21. Aurangzeb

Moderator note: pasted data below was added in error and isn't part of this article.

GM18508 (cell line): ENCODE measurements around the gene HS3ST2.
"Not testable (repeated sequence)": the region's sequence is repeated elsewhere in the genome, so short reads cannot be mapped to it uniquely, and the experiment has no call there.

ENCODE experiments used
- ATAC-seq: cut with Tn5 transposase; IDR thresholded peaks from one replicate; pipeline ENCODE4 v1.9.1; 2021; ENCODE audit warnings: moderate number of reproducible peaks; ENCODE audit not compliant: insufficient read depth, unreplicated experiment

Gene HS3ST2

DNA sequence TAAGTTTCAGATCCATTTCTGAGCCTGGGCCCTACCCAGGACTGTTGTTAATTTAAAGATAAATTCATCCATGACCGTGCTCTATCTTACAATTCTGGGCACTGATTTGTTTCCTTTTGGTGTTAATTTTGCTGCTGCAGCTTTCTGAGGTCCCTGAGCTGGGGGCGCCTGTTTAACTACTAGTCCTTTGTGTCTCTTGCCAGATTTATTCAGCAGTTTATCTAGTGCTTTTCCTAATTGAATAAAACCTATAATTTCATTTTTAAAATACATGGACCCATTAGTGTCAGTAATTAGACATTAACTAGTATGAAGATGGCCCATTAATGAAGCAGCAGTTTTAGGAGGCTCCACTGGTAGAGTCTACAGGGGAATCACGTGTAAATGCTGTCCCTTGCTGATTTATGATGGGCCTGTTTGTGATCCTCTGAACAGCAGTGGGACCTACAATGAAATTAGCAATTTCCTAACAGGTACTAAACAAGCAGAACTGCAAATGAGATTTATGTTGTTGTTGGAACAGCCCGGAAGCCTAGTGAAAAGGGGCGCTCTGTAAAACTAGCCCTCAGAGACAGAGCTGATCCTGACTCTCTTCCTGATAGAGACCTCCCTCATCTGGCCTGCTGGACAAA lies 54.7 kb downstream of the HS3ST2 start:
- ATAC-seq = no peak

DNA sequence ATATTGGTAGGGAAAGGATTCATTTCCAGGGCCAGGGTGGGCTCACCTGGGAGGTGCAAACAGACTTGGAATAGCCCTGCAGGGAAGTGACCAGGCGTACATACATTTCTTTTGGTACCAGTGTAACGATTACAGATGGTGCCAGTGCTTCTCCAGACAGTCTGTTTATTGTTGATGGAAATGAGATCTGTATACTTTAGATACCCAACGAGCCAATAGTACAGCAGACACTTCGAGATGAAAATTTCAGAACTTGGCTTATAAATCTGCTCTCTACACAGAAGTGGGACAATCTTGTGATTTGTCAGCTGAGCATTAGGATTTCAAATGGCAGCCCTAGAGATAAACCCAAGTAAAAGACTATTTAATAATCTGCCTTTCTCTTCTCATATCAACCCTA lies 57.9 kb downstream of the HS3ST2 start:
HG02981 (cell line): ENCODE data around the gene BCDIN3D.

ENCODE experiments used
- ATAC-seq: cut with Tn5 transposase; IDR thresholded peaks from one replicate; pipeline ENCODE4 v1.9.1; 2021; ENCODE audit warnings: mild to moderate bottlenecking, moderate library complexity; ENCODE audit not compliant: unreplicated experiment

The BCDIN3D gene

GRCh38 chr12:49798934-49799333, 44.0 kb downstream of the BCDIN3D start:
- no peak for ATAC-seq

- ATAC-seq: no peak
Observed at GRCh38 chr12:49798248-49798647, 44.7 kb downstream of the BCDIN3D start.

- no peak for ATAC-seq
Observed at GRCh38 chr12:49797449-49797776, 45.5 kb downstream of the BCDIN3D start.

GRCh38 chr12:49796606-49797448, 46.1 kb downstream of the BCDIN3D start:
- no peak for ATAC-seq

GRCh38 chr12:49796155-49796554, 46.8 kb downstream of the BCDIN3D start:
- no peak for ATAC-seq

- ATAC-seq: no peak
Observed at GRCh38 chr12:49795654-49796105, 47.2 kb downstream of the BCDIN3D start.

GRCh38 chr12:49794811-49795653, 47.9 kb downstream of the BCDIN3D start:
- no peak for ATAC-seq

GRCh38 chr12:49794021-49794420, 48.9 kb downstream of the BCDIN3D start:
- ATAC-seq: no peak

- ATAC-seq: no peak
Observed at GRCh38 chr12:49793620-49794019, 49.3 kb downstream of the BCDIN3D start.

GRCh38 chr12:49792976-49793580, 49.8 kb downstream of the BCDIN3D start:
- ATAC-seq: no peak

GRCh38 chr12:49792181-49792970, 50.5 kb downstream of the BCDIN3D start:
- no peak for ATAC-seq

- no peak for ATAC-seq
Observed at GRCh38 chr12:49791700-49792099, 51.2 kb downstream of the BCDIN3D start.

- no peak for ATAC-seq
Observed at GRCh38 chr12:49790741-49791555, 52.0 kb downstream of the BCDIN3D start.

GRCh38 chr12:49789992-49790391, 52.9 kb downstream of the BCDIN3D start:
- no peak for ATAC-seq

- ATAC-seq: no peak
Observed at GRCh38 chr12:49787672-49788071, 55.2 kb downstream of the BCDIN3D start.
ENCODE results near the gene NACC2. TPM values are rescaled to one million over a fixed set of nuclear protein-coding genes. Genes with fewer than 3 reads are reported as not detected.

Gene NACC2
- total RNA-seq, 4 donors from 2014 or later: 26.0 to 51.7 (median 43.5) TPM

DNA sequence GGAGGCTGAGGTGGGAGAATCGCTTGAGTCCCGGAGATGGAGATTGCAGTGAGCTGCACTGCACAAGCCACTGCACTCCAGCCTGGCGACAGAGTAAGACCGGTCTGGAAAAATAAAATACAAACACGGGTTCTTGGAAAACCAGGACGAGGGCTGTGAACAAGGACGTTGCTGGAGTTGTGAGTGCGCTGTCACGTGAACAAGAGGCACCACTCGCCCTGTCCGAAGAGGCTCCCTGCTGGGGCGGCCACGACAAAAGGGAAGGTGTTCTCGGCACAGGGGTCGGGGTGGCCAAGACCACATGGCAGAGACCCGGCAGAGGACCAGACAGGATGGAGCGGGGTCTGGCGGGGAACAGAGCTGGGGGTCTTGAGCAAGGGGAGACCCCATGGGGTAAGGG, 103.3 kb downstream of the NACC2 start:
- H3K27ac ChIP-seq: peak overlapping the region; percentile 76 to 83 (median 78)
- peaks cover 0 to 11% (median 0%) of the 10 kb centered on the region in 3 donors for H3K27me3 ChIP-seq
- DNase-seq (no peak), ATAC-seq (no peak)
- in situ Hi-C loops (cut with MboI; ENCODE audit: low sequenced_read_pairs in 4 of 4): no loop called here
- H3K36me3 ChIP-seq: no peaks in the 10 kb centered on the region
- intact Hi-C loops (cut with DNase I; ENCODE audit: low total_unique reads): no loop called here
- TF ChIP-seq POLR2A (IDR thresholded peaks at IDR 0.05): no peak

Aurangzeb, the King of Delhi had come to the throne by imprisoning his father Shah Jehan, and by killing all his three brothers Dara Shikoh, Murad and Shujah by deceit. There is no doubt that Aurangzeb had become very unpopular amongst his Muslim subjects, especially since Dara Shikoh was loved and respected by all. Therefore, he decided to cover his crimes with a coat of religion. He claimed that his father and Dara were infidels, whereas he was true to the teachings of Prophet Mohammed and led the life of a staunch muslim. He shipped the wealth of India to Mecca and Medina to win the hearts of the "Qazis" and "Mullahs." In short, Aurangzeb became a Muslim fanatic for he thought it politically expedient to be so, otherwise in the words of Guru Gobind Singh ji, he was neither true to Mohammed nor to Allah (God). Every policy that was instrumented at Delhi, was certain to be designed against the interests of Hindus. Although Aurangzeb had a lot of Hindu blood in him, he hated the Hindus everywhere, except in the army where the might of the Rajput warriors was indispensable, and in the harem where the beauty and loyalty of the Hindu princesses enchanted even his puritan and ascetic mind to the point of romantic madness. His principal queen, Nawab Bai, the mother of his successor, Bahadur Shah, was a Hindu princess of Kashmir. So also was his favourite Hira Bai, with whom he fell head over heels in love, before he became the Emperor." If there had ever been a dark age in the history of the 5000 years old Hindu religion, it was during the reign of Aurangzeb. It would not be an exaggeration to say that they were just "existing and not living." The plight of the Hindus under Aurangzeb can be compared with that of the Jews under Hitler or the kulaks under Stalin. The privileges of riding a horse; flying a flag; growing a moustache, chewing a bectle leaf or tying a turban were reserved only for the muslim members of the Indian society.